With the Yankees season over a lot of attention will be paid to A-Rod’s arbitration, which starts today, and Robinson Cano’s fre agency, which starts as soon as the playoffs are over. But there is another loose end which is pretty darn important too: Joe Girardi.
Girardi is a managerial free agent, essentially, as he’s not under contract for 2014. Joel Sherman says that it feels like he wants to stay in New York. Buster Olney says that, while that may be true, Girardi is going to demand a significant raise to do it. Sherman adds this:
But there are real opportunities out there for Girardi. Tim McCarver’s spot in the Fox national booth is opening. Harold Reynolds and John Smoltz are perceived as strong candidates. But sources said the network loves Girardi and would strongly consider him.
He adds that the Cubs may have a managerial opening too and reminds us that Girardi is an Illinois guy, hailing from Peoria, going to Northwestern and playing for the Cubs.
Whether Girardi wants to leave the dugout for the booth or go to a rebuilding situation is an open question. But whether or not the Yankees should want him back in the Bronx shouldn’t be. He got more out of less talent this season than anyone. He has kept the clubhouse operating on an even keel despite all manner of controversy and scrutiny. He deals deftly with big egos and big media and the Yankees would be hard pressed who could do his job better than him. It’s just a matter if he wants it.
Either way, he’ll be making good money in 2014. And after a tumultuous 2013, it’s hard to say he won’t deserve it.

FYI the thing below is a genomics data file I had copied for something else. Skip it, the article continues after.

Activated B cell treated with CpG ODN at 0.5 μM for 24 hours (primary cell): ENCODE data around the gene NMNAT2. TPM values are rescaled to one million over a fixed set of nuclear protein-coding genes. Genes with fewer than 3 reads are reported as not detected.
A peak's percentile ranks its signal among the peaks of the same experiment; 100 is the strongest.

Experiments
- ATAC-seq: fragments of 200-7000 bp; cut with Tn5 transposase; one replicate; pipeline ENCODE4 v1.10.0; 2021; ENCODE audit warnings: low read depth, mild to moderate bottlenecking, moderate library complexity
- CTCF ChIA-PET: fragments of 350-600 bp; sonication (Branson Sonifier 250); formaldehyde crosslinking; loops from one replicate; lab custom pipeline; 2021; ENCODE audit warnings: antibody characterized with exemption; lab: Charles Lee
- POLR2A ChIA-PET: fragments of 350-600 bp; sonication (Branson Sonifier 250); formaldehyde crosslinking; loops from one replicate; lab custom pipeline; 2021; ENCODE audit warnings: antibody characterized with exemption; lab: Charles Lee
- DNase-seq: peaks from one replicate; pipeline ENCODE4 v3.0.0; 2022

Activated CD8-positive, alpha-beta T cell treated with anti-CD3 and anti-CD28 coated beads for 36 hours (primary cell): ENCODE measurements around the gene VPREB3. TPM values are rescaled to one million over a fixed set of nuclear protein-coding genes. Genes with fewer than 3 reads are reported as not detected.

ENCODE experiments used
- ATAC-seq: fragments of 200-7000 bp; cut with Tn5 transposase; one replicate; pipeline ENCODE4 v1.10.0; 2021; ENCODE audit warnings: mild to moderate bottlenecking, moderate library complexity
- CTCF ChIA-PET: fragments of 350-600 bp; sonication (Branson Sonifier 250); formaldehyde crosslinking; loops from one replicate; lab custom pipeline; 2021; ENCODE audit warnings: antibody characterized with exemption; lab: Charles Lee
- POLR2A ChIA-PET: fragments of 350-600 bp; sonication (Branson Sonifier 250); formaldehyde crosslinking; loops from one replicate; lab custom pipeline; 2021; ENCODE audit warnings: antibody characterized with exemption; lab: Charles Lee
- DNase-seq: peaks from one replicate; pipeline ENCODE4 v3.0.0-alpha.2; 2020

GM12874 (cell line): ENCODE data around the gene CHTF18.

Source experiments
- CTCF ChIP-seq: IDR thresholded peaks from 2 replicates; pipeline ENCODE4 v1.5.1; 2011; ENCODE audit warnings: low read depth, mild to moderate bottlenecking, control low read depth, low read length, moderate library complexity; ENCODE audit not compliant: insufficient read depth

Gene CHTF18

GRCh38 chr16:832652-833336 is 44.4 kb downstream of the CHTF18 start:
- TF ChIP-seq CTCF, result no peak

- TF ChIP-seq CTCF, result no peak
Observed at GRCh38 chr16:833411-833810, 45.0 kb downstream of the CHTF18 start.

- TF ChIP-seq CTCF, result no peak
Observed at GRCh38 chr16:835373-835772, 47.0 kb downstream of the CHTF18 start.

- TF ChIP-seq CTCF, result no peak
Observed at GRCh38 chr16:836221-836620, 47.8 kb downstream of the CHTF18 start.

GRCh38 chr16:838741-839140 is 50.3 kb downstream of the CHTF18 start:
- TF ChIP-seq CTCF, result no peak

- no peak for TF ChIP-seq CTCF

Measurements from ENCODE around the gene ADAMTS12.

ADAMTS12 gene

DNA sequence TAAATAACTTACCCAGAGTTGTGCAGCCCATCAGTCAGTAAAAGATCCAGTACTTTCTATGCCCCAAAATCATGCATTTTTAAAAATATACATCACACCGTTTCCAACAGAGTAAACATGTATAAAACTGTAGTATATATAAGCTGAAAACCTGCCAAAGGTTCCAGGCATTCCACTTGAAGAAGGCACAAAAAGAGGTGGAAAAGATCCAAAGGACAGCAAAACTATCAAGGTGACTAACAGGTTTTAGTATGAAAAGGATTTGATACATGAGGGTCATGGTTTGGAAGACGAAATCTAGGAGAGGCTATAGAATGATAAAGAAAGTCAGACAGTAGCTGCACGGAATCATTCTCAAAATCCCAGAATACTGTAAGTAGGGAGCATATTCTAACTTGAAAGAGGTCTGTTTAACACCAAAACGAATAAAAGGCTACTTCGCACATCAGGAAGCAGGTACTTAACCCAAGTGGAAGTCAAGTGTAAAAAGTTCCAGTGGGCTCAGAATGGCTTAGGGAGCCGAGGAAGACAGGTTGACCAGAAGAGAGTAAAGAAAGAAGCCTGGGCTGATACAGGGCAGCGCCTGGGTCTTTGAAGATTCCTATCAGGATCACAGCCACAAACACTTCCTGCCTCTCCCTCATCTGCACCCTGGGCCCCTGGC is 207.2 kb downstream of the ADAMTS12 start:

The Rays started Sergio Romo on back-to-back days and if that sounds weird to you, you’re not alone. Romo, of course, was the star closer for the Giants for a while, helping them win the World Series in 2012 and ’14. He’s been a full-time reliever dating back to 2006, when he was at Single-A.
In an effort to prevent lefty Ryan Yarbrough from facing the righty-heavy top of the Angels’ lineup (Zack Cozart, Mike Trout, Justin Upton), Romo started Saturday’s game, pitching the first inning before giving way to Yarbrough in the second. Romo struck out the side, in fact. The Rays went on to win 5-3.
The Rays did it again on Sunday afternoon, starting Romo. This time, he got four outs before giving way to Matt Andriese. Romo walked two without giving up a hit while striking out three. The Angels managed to win 5-2 however.
Despite Sunday’s win, Cozart wasn’t a happy camper with the way the Rays used Romo. Via Fabian Ardaya of The Athletic, Cozart said, “It was weird … It’s bad for baseball, in my opinion … It’s spring training. That’s the best way to explain it.”
It’s difficult to see merit in Cozart’s argument. It’s not like the Rays were making excessive amounts of pitching changes; they used five on Saturday and four on Sunday. The games lasted three hours and three hours, 15 minutes, respectively. The average game time is exactly three hours so far this season. I’m having trouble wondering how else Cozart might mean the strategy is bad for baseball.
It seems like the real issue is that Cozart is afraid of the sport changing around him. The Rays, like most small market teams, have to find their edges in slight ways. The Rays aren’t doing this blindly; the strategy makes sense based on their opponents’ starting lineup. The idea of valuing on-base percentage was scoffed at. Shifting was scoffed at and now every team employs them to some degree. Who knows if starting a reliever for the first three or four outs will become a trend, but it’s shortsighted to write it off at first glance.